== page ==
The HITECH Act and its Meaningful Use program have met with some success, but its achievements have fallen short of hopes, according to a new study in Milbank Quarterly.
The study, conducted by Mathematica Policy Research as part of a larger project funded by the Office of the National Coordinator for Health IT, found that electronic health records exist in some form in most professional practices and hospitals, more information is being shared electronically and the focus of attention has evolved from EHR adoption to the use of health IT to improve healthcare delivery and outcomes.
However, it has been hard to move Meaningful Use beyond the low bar set by Stage 1 of the program. Providers’ dissatisfaction with the ability of EHRs to integrate with their workflow created opposition to future stages of Meaningful Use. EHRs vary in ability to support more advanced functionalities, and many barriers to interoperability persist.
The study also found that the regional extension centers (REC) program met its goal of getting 100,000 providers to achieve Meaningful Use, especially primary care physicians with small practices and underserved populations. However, most RECs will face challenges in sustainability without grant money.
The ultimate effect on outcomes is “still unknown,” the study's authors write.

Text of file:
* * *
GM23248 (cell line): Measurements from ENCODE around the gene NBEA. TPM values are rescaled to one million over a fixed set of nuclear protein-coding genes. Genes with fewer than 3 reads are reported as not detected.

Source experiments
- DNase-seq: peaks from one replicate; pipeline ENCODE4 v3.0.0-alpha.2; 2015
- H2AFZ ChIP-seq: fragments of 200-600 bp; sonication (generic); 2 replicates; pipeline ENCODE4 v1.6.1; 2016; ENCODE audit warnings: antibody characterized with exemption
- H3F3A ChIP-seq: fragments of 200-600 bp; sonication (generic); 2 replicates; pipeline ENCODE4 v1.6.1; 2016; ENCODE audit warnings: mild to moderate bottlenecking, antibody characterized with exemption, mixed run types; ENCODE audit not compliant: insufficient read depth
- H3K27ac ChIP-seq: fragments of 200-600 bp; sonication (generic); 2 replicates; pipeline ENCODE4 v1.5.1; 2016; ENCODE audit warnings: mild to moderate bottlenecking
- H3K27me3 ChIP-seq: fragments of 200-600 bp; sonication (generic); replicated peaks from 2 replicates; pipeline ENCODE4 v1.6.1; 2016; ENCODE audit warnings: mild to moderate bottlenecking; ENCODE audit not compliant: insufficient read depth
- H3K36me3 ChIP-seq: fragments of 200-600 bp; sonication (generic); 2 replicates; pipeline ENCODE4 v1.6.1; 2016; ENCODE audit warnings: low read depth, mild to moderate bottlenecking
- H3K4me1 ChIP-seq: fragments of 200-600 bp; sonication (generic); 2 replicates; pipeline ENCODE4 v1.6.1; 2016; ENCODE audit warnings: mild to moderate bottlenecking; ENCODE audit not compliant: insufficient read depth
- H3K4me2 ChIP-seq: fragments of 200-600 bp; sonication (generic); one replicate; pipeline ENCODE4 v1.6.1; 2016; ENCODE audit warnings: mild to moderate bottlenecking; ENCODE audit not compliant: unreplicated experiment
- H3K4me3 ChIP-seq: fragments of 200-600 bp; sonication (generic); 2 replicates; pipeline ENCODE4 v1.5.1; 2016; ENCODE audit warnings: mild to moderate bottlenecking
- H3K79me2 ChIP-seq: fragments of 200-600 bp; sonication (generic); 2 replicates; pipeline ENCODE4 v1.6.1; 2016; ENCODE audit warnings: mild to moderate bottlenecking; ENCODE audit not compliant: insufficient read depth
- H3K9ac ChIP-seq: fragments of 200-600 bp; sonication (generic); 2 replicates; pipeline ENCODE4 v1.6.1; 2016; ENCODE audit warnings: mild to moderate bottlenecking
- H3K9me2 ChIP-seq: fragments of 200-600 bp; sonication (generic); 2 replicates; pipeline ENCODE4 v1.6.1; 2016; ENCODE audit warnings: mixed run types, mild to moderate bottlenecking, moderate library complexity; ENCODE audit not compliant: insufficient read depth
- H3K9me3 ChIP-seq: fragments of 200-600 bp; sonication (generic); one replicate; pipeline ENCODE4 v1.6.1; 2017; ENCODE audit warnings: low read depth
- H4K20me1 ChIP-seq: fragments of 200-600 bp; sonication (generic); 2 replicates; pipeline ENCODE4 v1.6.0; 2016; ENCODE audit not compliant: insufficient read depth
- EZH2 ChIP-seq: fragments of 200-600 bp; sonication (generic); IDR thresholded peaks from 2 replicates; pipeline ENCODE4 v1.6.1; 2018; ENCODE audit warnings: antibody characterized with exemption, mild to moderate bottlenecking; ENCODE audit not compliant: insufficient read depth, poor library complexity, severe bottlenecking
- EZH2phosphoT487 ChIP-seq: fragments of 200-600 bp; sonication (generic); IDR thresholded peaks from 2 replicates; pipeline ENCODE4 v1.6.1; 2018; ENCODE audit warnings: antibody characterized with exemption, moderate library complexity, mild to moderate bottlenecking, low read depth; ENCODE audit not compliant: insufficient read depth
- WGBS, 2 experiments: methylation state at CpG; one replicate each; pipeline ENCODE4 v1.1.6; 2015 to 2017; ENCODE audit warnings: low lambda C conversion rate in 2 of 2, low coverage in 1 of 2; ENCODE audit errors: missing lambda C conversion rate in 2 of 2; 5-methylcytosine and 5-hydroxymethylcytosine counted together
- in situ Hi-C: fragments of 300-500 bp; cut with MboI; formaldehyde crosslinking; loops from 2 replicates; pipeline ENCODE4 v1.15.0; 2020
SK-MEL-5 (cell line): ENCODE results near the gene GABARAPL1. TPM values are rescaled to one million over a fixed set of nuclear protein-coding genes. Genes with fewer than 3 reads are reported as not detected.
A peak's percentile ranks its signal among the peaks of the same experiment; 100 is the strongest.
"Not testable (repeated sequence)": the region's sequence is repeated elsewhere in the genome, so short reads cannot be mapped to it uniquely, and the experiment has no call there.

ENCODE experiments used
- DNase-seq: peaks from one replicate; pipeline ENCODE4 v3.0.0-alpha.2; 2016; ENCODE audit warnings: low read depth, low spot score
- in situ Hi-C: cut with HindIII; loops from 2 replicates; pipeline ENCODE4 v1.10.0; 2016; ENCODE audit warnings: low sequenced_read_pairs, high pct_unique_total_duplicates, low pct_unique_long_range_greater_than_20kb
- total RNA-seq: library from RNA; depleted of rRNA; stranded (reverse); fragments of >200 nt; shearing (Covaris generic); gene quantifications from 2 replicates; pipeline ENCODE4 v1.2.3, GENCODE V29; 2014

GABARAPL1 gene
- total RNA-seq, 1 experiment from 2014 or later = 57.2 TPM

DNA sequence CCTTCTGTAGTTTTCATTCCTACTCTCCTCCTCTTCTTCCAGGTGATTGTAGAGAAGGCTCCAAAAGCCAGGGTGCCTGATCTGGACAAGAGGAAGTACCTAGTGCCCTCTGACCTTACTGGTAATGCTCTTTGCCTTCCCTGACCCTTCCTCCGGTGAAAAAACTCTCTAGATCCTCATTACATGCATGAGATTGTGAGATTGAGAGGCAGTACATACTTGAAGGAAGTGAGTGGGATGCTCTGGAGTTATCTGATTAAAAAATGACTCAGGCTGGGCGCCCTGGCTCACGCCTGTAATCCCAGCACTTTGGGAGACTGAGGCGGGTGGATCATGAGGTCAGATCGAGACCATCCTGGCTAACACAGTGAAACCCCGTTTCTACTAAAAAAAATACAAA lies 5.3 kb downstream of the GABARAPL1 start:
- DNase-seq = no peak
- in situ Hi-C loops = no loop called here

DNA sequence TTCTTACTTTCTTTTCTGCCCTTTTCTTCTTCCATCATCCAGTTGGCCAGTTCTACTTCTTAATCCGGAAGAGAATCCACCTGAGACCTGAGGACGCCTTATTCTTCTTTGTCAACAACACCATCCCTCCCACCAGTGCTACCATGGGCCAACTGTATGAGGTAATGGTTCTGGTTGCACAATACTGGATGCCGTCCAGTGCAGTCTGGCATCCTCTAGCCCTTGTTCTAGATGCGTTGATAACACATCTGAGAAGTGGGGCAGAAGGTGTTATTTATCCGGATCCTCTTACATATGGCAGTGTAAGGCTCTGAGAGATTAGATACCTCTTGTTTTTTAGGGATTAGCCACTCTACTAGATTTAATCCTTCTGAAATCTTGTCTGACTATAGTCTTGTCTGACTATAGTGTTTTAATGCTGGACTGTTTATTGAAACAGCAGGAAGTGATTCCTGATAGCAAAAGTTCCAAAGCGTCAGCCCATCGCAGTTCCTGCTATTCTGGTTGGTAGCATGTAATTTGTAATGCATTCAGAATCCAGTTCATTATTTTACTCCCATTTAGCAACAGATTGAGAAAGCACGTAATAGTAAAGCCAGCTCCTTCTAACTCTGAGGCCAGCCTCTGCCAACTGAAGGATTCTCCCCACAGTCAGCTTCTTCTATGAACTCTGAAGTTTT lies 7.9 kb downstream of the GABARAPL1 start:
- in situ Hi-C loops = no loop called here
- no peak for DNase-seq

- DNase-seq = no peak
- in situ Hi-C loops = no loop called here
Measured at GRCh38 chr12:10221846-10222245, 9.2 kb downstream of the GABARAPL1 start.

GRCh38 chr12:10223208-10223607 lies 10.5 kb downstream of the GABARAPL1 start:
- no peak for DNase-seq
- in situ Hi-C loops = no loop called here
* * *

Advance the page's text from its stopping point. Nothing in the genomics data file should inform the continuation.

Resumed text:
Some of the lessons learned from HITECH implementation, according to the study, include:
- While EHR adoption grew rapidly, the lack of more robust mechanisms and infrastructure for capturing data and sharing it was a “critical weakness”
- While federal legislation can be a “powerful stimulus” for change, its effectiveness depends on the ability to accommodate private healthcare markets and diversity in state and local policies
- The legislation was focused on short-term results, but also needed a long-term approach
“[T]he future of health IT support nationally is likely to depend on the ability of the technology to satisfy its users that health IT functionalities address the interests policymakers and other stakeholders have in using technology to promote better care, improved outcomes and reduced costs," the authors write.